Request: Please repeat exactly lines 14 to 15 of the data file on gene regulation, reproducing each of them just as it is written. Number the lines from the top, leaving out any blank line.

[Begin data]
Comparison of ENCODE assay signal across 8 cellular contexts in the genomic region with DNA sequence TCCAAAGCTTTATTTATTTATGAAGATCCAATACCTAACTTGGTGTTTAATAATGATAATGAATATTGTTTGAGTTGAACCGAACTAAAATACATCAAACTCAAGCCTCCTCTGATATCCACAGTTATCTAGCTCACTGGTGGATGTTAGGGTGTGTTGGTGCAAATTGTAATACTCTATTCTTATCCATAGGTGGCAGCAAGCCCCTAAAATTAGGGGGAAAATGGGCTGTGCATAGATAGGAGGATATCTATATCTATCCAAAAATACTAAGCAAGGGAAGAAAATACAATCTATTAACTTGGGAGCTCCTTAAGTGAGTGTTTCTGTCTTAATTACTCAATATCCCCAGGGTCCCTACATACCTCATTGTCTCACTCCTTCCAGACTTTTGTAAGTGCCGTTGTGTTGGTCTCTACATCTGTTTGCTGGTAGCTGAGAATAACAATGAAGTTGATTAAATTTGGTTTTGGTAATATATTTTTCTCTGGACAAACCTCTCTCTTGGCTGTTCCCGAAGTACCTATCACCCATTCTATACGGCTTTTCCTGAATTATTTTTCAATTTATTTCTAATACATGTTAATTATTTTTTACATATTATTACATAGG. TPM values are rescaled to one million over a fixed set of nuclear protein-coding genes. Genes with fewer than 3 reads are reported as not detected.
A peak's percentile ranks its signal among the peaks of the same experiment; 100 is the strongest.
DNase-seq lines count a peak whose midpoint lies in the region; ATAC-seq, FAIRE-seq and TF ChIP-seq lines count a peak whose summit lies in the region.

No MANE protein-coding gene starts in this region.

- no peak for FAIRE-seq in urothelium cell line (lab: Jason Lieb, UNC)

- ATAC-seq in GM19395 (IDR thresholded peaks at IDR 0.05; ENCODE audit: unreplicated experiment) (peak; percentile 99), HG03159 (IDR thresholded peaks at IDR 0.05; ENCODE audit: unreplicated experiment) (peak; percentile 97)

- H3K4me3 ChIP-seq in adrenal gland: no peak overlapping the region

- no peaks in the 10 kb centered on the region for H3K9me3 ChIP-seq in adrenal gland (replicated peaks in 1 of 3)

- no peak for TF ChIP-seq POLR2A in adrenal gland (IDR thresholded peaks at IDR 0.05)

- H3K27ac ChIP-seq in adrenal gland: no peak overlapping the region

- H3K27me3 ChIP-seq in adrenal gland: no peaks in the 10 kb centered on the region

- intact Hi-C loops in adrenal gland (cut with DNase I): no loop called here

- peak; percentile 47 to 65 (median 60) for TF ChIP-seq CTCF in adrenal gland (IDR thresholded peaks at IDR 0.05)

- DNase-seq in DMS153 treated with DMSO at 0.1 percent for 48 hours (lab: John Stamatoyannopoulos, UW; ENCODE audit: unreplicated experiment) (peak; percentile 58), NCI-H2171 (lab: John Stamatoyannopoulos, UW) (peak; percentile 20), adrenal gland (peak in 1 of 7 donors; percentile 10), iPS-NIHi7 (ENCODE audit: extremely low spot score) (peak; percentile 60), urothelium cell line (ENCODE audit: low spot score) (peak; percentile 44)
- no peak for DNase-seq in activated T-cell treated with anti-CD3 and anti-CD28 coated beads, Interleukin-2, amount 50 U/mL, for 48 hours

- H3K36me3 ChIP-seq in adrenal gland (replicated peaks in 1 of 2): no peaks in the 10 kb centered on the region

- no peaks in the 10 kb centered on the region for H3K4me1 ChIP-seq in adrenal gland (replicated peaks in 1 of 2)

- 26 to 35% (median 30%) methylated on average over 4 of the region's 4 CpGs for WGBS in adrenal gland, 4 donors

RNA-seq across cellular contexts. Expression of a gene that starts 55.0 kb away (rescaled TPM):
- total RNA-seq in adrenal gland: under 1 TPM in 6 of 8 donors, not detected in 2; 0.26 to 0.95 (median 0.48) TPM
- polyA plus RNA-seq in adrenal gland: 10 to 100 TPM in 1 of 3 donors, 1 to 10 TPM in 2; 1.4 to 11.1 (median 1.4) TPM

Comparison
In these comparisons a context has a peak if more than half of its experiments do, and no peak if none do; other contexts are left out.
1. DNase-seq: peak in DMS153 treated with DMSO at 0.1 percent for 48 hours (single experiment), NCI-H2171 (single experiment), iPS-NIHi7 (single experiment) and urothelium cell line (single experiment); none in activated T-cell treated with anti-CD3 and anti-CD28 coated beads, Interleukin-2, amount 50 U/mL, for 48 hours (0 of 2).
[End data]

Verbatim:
- DNase-seq in DMS153 treated with DMSO at 0.1 percent for 48 hours (lab: John Stamatoyannopoulos, UW; ENCODE audit: unreplicated experiment) (peak; percentile 58), NCI-H2171 (lab: John Stamatoyannopoulos, UW) (peak; percentile 20), adrenal gland (peak in 1 of 7 donors; percentile 10), iPS-NIHi7 (ENCODE audit: extremely low spot score) (peak; percentile 60), urothelium cell line (ENCODE audit: low spot score) (peak; percentile 44)
- no peak for DNase-seq in activated T-cell treated with anti-CD3 and anti-CD28 coated beads, Interleukin-2, amount 50 U/mL, for 48 hours